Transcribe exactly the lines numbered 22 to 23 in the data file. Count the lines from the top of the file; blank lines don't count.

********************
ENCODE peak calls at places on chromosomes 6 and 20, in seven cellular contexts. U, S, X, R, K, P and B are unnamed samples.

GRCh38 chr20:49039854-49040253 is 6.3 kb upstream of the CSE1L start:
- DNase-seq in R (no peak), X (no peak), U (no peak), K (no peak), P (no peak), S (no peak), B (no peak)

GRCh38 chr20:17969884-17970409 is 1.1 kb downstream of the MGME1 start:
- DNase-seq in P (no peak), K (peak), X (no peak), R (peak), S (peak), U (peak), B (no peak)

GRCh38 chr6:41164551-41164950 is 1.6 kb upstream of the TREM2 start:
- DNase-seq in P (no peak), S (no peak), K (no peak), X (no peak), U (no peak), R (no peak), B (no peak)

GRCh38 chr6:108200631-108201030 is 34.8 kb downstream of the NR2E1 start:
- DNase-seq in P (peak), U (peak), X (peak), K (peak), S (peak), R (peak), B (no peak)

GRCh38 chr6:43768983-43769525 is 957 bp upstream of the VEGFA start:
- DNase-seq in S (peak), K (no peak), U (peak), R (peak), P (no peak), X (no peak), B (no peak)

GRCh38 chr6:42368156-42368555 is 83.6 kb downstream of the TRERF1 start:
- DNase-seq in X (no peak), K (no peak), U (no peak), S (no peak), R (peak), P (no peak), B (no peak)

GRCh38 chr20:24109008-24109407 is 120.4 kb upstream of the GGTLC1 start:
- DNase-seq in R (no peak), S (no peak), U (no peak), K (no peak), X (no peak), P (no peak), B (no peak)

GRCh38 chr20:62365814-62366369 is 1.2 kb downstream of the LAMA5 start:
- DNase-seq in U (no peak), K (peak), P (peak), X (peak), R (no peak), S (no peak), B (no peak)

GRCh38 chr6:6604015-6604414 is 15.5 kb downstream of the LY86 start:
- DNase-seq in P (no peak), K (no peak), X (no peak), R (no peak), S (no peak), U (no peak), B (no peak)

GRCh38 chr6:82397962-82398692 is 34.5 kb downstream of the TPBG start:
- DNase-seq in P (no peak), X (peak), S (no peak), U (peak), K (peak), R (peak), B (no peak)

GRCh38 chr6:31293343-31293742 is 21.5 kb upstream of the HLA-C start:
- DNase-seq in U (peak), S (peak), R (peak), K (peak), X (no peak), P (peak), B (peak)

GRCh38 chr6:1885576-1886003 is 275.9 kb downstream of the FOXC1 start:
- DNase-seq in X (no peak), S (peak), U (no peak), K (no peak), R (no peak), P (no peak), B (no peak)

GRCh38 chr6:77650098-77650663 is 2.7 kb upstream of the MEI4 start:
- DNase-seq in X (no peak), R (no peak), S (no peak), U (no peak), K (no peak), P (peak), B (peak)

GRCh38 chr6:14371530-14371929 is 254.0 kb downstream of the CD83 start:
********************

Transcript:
GRCh38 chr6:31293343-31293742 is 21.5 kb upstream of the HLA-C start:
- DNase-seq in U (peak), S (peak), R (peak), K (peak), X (no peak), P (peak), B (peak)